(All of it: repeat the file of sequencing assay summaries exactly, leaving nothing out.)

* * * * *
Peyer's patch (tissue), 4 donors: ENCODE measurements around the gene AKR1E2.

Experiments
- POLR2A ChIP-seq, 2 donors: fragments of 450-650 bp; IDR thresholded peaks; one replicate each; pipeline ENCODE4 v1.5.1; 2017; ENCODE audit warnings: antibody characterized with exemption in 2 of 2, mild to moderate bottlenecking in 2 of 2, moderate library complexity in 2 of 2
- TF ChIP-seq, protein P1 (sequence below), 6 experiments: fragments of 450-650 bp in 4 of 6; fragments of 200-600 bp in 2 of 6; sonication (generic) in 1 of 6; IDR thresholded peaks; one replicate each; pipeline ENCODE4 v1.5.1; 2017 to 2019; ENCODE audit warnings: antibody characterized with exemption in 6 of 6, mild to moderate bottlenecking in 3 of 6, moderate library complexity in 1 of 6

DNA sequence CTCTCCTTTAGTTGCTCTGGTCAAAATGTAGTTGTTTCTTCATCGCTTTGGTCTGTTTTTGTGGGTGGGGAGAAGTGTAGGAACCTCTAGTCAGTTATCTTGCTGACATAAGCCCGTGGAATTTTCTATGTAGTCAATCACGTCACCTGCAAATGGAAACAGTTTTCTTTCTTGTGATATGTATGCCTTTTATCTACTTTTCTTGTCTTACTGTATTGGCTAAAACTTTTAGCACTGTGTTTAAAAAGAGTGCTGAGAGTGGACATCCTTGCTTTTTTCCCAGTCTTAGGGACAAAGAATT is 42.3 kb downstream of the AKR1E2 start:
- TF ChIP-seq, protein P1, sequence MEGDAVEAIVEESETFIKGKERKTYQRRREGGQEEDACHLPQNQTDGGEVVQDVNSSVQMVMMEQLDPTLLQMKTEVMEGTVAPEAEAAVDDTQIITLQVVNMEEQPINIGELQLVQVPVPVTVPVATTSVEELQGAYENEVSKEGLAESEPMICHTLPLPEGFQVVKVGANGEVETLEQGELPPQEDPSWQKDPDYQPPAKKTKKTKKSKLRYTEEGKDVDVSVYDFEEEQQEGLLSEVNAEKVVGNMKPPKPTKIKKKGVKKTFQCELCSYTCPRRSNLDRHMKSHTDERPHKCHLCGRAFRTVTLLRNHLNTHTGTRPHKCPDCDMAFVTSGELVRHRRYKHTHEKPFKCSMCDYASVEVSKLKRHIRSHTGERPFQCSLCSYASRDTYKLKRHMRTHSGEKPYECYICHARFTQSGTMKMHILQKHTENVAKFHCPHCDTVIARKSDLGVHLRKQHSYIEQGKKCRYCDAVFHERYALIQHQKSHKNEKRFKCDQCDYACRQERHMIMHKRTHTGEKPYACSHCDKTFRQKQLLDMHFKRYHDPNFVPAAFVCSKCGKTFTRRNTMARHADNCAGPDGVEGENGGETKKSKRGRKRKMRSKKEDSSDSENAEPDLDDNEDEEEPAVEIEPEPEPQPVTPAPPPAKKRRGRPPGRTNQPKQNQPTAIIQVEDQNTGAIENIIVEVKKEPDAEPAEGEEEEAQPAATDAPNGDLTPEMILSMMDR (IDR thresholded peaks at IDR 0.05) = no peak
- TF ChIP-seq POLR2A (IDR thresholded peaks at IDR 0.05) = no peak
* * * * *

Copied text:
Peyer's patch (tissue), 4 donors: ENCODE measurements around the gene AKR1E2.

Experiments
- POLR2A ChIP-seq, 2 donors: fragments of 450-650 bp; IDR thresholded peaks; one replicate each; pipeline ENCODE4 v1.5.1; 2017; ENCODE audit warnings: antibody characterized with exemption in 2 of 2, mild to moderate bottlenecking in 2 of 2, moderate library complexity in 2 of 2
- TF ChIP-seq, protein P1 (sequence below), 6 experiments: fragments of 450-650 bp in 4 of 6; fragments of 200-600 bp in 2 of 6; sonication (generic) in 1 of 6; IDR thresholded peaks; one replicate each; pipeline ENCODE4 v1.5.1; 2017 to 2019; ENCODE audit warnings: antibody characterized with exemption in 6 of 6, mild to moderate bottlenecking in 3 of 6, moderate library complexity in 1 of 6

DNA sequence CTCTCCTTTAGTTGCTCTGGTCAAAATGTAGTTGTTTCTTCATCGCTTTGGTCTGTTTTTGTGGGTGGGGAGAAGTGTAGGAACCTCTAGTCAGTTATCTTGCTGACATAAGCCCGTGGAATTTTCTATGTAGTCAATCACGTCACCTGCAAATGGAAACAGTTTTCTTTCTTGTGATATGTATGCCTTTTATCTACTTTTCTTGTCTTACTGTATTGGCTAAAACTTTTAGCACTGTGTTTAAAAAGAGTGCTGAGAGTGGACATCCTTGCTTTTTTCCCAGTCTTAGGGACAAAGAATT is 42.3 kb downstream of the AKR1E2 start:
- TF ChIP-seq, protein P1, sequence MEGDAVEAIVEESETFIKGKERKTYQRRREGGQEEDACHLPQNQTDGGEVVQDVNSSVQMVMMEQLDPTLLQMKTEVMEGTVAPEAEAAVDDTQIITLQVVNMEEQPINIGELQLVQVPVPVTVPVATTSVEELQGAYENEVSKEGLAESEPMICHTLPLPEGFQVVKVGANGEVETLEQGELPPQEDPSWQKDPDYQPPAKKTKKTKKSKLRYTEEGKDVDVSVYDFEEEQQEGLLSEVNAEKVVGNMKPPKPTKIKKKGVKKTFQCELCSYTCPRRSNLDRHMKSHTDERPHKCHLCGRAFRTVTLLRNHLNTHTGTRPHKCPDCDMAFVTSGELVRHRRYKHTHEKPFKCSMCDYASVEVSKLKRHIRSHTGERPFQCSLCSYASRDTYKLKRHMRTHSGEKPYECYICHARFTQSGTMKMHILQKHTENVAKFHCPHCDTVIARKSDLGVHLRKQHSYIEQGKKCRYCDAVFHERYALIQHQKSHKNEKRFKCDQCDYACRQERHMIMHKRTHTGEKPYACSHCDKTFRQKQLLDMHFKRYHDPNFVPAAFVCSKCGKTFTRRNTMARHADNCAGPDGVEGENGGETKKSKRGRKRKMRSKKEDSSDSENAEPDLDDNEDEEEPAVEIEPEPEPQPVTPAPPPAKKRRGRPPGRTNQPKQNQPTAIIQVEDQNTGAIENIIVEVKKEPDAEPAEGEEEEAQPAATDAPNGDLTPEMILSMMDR (IDR thresholded peaks at IDR 0.05) = no peak
- TF ChIP-seq POLR2A (IDR thresholded peaks at IDR 0.05) = no peak